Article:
Alumni Networks: How Higher Education Disruption Can Be Avoided
This blog will be discussing how despite signs signaling otherwise, higher education disruption can be avoided in the industry.
I hear it all the time. Higher education is ripe for disruption.
I have seen the worried looks of deans and vice-chancellors at conference after conference, many at a loss as how best to compete with the MOOCs (Massive Open Online Courses) threat posed by Coursera, edX and others.
And you know what, higher education may well be ripe for disruption but it will not happen any time soon.
Let me suggest why.
Yes, 10 million people and growing have signed up for Coursera online courses, but that still cannot be defined as higher education disruption. How many people do you know who have decided not to go to college, and are instead going to do a series of MOOCs? How likely will it be that this will happen anytime soon?
For disruption in any industry to work, there needs to be an overwhelming motivation from either the buyer or supplier on why the new way of doing things makes huge sense.
On paper, the payers for higher education have a huge incentive for a ‘free’ model. Who wouldn’t want to use their ‘college fund’ of thousands of dollars for something else?
Yet however good a MOOC is, it will not yet replace the market incumbent – the college higher education system that has remained virtually untouched for decades.
The market incumbent has three strong advantages vs a MOOC, and one knock-out advantage.
- Campus experience – can a MOOC get close to offering the memories and personal growth that comes from a campus experience?
- Face to face teaching – there remains a significant difference between face to face teaching and virtual teaching although I concede the gap has narrowed.
- Access to exclusive alumni networks – can a MOOC offer you access to alumni networks as exclusive and as willing to help?
Schools are rightly trying to differentiate themselves from MOOCs by highlighting and improving their offerings in these three areas.
However even if MOOCs could compete in these three areas, they are still missing the key disruptive ingredient for higher education.
Are employers willing to change the fundamental selection process of how they hire?
Disruption in higher education will only come when recruitment managers in companies are willing to recruit graduates of a MOOC as equals to those from a college.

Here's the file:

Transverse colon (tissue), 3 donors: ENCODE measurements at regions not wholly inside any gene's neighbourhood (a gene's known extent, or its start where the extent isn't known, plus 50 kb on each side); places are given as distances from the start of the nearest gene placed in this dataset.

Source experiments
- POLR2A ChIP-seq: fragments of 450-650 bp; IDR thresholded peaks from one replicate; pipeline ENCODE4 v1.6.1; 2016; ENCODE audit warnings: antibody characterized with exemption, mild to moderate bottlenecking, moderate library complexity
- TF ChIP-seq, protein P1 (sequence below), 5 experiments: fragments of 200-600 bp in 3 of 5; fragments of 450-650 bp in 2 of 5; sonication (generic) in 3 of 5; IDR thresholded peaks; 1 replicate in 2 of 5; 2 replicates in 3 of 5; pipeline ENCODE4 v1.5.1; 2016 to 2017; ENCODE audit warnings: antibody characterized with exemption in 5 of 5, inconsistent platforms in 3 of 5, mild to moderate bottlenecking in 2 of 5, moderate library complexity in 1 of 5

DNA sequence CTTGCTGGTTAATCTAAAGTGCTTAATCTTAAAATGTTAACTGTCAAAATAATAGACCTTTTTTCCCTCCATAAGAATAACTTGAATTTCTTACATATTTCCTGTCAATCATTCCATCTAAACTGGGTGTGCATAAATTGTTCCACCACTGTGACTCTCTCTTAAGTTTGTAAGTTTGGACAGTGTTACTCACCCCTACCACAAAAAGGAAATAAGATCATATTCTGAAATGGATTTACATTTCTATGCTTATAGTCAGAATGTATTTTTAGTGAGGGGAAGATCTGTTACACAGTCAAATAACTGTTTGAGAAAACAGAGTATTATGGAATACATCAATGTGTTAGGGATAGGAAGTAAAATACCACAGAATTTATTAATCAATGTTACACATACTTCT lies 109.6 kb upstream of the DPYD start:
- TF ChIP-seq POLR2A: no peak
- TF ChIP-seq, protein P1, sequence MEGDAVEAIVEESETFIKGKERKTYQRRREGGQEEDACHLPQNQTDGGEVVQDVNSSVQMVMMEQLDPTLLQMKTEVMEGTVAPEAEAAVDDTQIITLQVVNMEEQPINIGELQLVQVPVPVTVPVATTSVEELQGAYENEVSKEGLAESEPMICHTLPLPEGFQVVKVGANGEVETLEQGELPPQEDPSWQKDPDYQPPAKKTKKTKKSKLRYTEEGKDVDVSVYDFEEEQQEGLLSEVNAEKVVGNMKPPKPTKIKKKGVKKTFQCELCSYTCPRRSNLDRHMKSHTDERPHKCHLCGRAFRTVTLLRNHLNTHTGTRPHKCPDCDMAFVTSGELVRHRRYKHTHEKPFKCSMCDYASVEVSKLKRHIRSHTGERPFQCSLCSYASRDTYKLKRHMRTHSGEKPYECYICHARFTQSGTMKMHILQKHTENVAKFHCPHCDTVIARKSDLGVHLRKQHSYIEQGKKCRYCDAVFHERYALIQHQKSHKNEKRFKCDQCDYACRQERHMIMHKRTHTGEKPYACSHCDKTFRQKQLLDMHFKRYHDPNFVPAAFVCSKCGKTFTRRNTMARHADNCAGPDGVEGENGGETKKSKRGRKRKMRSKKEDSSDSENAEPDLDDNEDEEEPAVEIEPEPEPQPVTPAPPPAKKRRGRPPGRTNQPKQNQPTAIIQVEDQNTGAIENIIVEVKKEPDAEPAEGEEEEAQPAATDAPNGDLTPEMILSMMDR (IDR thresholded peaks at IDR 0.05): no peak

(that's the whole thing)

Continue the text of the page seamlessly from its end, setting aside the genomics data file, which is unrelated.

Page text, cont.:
The recruitment managers not only need to be convinced that the educative experience of MOOCs has equally prepared applicants for their companies but in addition, they have to overcome their own emotional bias of agreeing to commoditize their own higher education that they themselves spent thousands of dollars on.
In the western higher education system, MOOCs at best seem destined to play perhaps a limited ‘blended’ role. Schools will offer a MOOC as a clever marketing ‘sample’ initiative to provide potential students with a taster of what they can offer or maybe for standard popular courses.
If higher education disruption ever comes it will start with lower ranked schools in the developed world, and in general in the developing world where the ‘free’ option seems more attractive, and the hiring classes are less likely to be biased in favor of a college education.
Higher education institutions may want to consider offering MOOCs as part of a ‘freemium’ model. However, they may well be better off investing in improving the campus experience, the quality of teaching and the access and exclusivity of their alumni networks.
These are the things that build their brand and better protect them from the commoditization of MOOCs should it ever come.
Do you think higher education disruption is coming, and if so, when?
Is there a difference between the developed and emerging markets? Between elite, mid-tier and bottom tier schools?
Would you ever give parity to someone who had completed some MOOCs with someone who has a college education?